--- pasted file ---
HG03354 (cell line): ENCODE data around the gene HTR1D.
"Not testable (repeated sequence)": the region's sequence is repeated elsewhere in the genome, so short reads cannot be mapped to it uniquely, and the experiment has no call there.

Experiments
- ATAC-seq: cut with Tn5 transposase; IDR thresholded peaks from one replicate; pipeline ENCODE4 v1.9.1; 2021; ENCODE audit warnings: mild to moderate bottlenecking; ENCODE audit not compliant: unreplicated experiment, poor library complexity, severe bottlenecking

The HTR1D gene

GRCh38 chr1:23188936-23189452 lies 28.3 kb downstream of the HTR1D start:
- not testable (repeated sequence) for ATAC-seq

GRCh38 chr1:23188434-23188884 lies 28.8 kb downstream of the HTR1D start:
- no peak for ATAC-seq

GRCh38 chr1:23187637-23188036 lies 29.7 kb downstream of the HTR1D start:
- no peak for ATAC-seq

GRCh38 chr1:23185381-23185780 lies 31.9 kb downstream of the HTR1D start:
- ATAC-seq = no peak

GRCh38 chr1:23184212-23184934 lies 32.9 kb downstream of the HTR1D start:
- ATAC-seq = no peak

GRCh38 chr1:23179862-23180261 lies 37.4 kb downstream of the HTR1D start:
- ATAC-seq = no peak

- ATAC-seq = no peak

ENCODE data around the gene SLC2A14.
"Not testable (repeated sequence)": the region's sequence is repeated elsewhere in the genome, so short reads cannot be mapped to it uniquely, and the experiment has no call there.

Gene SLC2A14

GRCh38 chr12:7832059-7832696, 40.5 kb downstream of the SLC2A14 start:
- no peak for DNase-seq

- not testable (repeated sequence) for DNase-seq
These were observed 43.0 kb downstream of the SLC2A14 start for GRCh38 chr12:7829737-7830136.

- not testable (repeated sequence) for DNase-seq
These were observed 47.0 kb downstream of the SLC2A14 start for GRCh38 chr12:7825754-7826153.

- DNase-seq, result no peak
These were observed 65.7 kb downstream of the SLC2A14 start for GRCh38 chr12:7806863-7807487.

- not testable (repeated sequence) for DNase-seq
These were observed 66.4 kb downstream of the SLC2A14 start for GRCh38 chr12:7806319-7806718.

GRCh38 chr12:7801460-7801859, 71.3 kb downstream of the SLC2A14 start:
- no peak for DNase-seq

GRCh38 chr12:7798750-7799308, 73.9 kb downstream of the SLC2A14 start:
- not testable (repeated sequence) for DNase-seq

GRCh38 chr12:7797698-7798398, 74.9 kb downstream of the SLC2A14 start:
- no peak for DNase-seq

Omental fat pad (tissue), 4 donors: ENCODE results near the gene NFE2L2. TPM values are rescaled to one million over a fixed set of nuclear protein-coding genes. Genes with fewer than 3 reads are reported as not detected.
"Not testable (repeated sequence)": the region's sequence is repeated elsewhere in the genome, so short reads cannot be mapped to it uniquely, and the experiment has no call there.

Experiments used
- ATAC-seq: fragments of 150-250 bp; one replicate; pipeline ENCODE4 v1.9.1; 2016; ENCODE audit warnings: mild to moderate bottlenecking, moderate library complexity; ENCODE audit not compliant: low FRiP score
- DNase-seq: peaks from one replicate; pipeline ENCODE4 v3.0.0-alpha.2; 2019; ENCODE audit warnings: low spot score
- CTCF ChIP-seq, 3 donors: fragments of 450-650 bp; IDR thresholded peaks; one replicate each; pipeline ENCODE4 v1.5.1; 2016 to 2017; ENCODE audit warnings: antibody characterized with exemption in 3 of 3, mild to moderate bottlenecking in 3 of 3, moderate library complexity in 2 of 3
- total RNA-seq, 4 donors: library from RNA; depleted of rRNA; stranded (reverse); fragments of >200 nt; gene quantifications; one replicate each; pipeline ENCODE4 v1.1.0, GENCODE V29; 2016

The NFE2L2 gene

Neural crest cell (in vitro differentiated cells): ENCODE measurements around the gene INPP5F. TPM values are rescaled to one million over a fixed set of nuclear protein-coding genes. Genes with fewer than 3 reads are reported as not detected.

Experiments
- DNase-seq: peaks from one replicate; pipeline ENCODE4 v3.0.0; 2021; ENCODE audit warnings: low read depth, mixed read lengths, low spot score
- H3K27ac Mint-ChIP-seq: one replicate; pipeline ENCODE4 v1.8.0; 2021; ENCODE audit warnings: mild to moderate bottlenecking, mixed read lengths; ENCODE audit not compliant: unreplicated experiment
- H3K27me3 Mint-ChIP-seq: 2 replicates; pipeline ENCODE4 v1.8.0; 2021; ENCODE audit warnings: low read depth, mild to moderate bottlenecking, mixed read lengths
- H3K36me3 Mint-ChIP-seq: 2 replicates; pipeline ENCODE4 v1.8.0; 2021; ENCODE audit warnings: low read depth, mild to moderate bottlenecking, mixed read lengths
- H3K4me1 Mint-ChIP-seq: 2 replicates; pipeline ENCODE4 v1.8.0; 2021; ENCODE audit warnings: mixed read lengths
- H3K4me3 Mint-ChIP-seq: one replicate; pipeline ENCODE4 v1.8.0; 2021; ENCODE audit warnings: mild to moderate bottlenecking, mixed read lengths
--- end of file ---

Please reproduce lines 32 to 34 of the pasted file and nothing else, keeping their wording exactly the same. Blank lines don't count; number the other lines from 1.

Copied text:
GRCh38 chr12:7801460-7801859, 71.3 kb downstream of the SLC2A14 start:
- no peak for DNase-seq

GRCh38 chr12:7798750-7799308, 73.9 kb downstream of the SLC2A14 start: